When it was originally on: 1990-1991 (rebooted in 2017)
Original network: ABC (reboot by Showtime)
Where you can stream it now: Netflix, Hulu, and CBS All Access all have the original two seasons. For the reboot, you’ll need a Showtime subscription.
Had I seen it before: I’ve seen all of Season 1, but had lost my patience with the show by then, so I never gave Season 2 a chance.
What IMDb says: An idiosyncratic FBI agent investigates the murder of a young woman in the even more idiosyncratic town of Twin Peaks.
Why I picked it: Twin Peaks, much like Hill Street Blues, is one of the shows that I never thought about much until I started diving into the history of television. Following in the tradition of Hill Street Blues, Twin Peaks takes serialized television one step further, with the entire series revolving around a single murder. From my understanding, this was a pretty radical move at the time, and the show took the world by storm.
It’s also one of the earliest, if not the very first example of a filmmaker who made his name in the feature film world transitioning into television. That shows in the final product, with Twin Peaks being known for its more cinematic feel. For most of the history of television, it was largely considered a less prestigious medium than film, something writers, actors, and directors, and producers did to pay the bills while still longing for a feature film career. Twin Peaks was the first show to prove that television COULD be more like the movies if only we let it, and that precedent is still shaping television to this very day.
What I liked: One of the advantages that more serialized murder mysteries have over their procedural counterparts is that you have a lot more time to explore the emotional ramifications of a murder. When there’s only 42 minutes to solve the crime, sometimes scenes about classmates and family just living with the tragedy get shortchanged.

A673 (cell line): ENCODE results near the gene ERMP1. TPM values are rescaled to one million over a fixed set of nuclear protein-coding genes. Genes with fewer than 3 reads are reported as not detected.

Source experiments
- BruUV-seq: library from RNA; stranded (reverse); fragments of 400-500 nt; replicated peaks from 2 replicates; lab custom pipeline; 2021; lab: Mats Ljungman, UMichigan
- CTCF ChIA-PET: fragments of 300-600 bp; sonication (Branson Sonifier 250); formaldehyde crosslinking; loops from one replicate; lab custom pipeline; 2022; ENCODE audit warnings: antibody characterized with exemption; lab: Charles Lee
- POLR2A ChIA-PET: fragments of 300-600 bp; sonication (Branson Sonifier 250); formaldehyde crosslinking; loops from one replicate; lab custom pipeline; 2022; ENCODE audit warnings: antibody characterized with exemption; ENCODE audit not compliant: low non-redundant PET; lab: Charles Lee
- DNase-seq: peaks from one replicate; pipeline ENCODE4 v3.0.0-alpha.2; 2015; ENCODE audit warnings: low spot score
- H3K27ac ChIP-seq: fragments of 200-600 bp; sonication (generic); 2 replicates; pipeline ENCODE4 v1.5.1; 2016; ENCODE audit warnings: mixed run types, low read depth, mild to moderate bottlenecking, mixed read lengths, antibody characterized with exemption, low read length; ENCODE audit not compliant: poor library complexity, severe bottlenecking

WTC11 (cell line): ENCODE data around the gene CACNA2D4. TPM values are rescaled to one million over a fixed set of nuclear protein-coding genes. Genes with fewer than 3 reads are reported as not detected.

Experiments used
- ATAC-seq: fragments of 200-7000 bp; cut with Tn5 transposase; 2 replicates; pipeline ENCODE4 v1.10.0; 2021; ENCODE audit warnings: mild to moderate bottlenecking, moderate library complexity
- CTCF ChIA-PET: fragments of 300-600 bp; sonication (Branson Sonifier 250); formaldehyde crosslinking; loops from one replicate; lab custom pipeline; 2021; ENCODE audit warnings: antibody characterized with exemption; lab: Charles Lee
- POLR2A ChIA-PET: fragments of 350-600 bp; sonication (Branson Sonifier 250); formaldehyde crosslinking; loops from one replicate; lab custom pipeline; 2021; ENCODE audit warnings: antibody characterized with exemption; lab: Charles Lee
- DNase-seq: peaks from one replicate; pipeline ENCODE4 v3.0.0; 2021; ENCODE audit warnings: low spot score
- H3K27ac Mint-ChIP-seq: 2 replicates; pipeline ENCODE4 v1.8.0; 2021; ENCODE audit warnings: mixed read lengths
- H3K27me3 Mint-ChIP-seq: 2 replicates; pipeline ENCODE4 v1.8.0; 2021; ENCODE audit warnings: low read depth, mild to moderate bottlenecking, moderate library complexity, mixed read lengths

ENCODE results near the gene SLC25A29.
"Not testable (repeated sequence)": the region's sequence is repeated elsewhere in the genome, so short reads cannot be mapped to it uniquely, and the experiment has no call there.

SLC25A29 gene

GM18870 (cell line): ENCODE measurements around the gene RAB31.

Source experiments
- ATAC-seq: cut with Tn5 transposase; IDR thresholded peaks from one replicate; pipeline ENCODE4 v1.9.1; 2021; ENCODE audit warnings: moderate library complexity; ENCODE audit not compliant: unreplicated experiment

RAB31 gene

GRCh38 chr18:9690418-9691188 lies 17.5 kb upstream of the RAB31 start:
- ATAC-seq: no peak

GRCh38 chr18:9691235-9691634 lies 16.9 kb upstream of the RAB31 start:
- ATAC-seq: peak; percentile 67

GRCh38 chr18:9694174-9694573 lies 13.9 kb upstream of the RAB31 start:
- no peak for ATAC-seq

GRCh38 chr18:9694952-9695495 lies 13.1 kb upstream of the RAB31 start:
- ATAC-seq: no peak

Twin Peaks does a good job of taking full advantage of this structural difference. I like that we get a fair amount of time to just watch Laura’s friends and family react to the news before we really dive into the crime-solving aspects of the story. We get a sense for who Laura was before she was killed.
I also had forgotten how long the pilot takes to introduce Dale Cooper, and I think it was a smart move. They take their time to establish the backdrop of Twin Peaks before they make it about the murder. You get this great sense that Twin Peaks is a small town where this kind of thing would NEVER happen, and yet they never have to come straight out and tell you that the way other shows might (Yes, I’m looking at you, Riverdale).
What I didn’t like: This is a very long pilot that lacks focus, resulting in it dragging in many parts. One of the things that makes these small-town murder mystery stories fun is having a ton of mundane characters and knowing that each one could potentially be a murderer. While Twin Peaks does throw a lot of different characters at us, it’s not always great at showing us how each of these characters relates to Laura Palmer and how they might have been involved with her murder.
For example, there’s this girl named Audrey whose dad owns a hotel and is trying to get Finnish people to invest in it. Did Audrey know Laura? Did Laura stay at this hotel at one point? What about the fact that everyone in this town is sleeping with someone they’re not supposed to be sleeping with? There’s just so much going on and so much of it seems unconnected to the Laura case, even after Dale Cooper arrives and I thought the pilot would become a little more focused. It’s like there’s a million different puzzle pieces with no reassurance that everything belongs to the same puzzle.
And look, it is a mystery after all, so of course some things should be left unexplained. But the problem is that just telling me a lot of things without really showing me why they’re worth explaining leaves me uninvested. That paired with the fact that Twin Peaks has a longer than average pilot left me less interested at the end of episode than I was at the beginning.
Do I want to watch Ep. 2: If I hadn’t already seen all of Season 1, there was definitely enough here to make me curious for more episodes. That being said, I have seen all of Season 1, and unfortunately the show doesn’t give you quick enough answers to satisfy me.